So as you read this we will be in New Zealand! It’s a very exciting trip for us. It’s hubby’s first visit to my homeland and we have two months of important family events and sightseeing ahead of us.
A few days ago on our last day at the farm, we were sat outside in the late autumn sun cooking corn on the fire and drinking the new raki. All four generations of us. The past and the future hanging out together. And I thought: this is the memory I will take with me. The easy-going, live-in-the-moment moments of life on the farm.
A year-long holiday might look, from the outside, like one big party. But its been also been normal ‘life’ and we’ve had our fair share of difficulties and challenges this year. It’s also been a big risk. More than one person has commented on our level of crazy to give up a good lifestyle and income in London for unemployment in a developing country. They’re kind of right. But for many reasons, we’ve had little choice but to take the risk. And so this year has been about making the most of it.
I am anxious about our return here in January because then the holiday will be well and truly over. We will need to find jobs in a difficult economy. All the locals say that Albania is brilliant if you have the money, but it’s very very hard if you don’t. I’ve had a few nibbles from people who have been interested in the concept of paying me money in exchange for my knowledge and experience, but as yet no one has stumped up with a contract (and cash)!
I have to say an enormous thank you to my hubby’s family who have embraced the foreign ‘nusja’ (bride). They have been patient and gracious as I’ve navigated Albania’s complex family culture. And they’ve made Albania feel like a safe place to fall.
You might be lucky to get a few blog posts from me over the next couple of months. I want to stay in touch while we’re in NZ – because I’ve really loved having so many people tagging along for my Albanian adventure and I definitely don’t want you to go away while we’re on a holiday from our holiday! I’ll be back to share some more Albanian housewife adventures…
It became very apparent when I first met my husband that we had very different upbringings from each other. I grew up in peaceful middle-class New Zealand where the greatest hardship I suffered was not having steak for a few months when my Dad didn’t have a job. My husband grew up in Hoxha’s Albania. Enver Hoxha’s Communist regime was the harshest in Europe. The country completely cut itself off from the outside world (becoming the North Korea of Europe), even falling out with Russia and China. Albanians struggled through decades of poverty and starvation, finally emerging from the regime in 1992.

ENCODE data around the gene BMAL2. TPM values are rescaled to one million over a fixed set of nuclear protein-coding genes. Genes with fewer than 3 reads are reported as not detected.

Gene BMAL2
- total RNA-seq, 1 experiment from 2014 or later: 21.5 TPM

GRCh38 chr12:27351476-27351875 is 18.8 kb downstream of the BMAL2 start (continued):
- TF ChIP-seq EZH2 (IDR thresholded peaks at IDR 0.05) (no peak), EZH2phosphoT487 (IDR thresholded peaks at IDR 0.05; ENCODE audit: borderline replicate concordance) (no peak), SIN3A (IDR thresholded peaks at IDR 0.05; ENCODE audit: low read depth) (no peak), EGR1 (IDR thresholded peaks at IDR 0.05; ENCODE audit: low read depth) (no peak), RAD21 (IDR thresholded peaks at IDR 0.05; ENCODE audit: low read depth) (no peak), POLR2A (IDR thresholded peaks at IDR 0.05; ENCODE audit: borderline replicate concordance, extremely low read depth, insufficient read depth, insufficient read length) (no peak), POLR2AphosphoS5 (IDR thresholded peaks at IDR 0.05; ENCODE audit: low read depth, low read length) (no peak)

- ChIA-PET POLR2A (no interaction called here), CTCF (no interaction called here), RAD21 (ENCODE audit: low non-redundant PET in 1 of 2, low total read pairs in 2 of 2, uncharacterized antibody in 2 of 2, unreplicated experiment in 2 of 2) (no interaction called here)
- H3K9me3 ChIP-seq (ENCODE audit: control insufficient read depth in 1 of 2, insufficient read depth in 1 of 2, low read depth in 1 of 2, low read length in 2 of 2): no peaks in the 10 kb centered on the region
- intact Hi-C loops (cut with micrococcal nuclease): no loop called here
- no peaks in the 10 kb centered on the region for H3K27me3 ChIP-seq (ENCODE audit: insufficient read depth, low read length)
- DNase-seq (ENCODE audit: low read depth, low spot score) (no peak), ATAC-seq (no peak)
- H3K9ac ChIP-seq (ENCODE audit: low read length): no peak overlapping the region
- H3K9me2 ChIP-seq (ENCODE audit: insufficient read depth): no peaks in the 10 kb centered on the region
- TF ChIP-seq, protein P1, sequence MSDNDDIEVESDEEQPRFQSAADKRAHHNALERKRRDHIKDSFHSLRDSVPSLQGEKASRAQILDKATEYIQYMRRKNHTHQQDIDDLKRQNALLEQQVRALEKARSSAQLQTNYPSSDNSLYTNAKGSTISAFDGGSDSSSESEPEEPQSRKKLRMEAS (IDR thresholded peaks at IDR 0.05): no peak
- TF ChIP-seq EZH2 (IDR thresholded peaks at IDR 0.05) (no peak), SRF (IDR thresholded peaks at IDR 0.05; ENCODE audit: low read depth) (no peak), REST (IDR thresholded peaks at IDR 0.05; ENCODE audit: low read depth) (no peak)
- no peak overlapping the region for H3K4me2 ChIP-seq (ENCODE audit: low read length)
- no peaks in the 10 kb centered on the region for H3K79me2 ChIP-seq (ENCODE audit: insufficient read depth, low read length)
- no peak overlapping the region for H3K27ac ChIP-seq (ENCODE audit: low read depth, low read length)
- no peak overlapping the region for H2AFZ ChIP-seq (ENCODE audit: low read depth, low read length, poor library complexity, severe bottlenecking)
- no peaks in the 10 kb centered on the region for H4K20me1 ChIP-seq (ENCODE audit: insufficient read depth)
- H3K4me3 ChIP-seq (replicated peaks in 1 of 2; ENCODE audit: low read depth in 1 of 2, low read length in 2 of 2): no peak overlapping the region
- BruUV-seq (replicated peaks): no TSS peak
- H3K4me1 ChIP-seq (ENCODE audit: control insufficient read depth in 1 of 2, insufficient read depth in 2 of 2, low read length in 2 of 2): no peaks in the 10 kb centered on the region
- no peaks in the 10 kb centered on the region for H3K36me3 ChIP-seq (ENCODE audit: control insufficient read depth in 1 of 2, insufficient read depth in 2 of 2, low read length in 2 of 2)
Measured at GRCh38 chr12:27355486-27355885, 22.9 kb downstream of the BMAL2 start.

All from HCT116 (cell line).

So you can imagine our childhood stories differ somewhat!
I love hearing hubby’s stories. I have been to many of the places he talks about but even so I have no way of understanding the way he describes life, and the conditions he grew up with. It all seems like something out of a movie.
He describes midnight escapades with his father and brothers to the neighbouring army base. Using roast chicken, wine and raki to bribe the soldiers to turn their backs while they took much-needed timber and supplies for the farm.
The first time he tried chocolate he was eight years old. A family friend gave him a large bar of chocolate. It was like gold. He had a small taste then nursed the chocolate in his shirt pocket on the long walk back to the farm. By the time he got home to share the chocolate with his brothers it was melted mush.
He tells me stories about what he was required to learn at school – about the wealth and happiness of Hoxha’s regime and corrupt, abject poverty of the West (apparently on the news each night they would report how many people had apparently died of starvation in America that day). How he would bribe teachers with promises of raki in order to help his friends pass the class.
Each family only had a small area of land to grow crops for themselves and everything else produced by the farm was collected by the State for distribution. Once, his father ended up in court because his mischievous sons had cut into dozens of the State’s watermelons looking for ripe ones to snack on. The town rallied round and convinced the local Communist party member that it had in fact been wolves who had cut square holes into the bottom of the watermelons, thereby ruining the crop! My father in law got away with it. But the State ended up fining the local party member for being so stupid to believe the ruse.
The stories are often funny and portray a time when people were part of close-knit families and strong communities who looked out for each other and helped each other survive.
But there is a lot left unsaid. The story-telling sessions always end with my husband sighing deeply: ‘People were starving. It was so bad it’s not worth remembering.’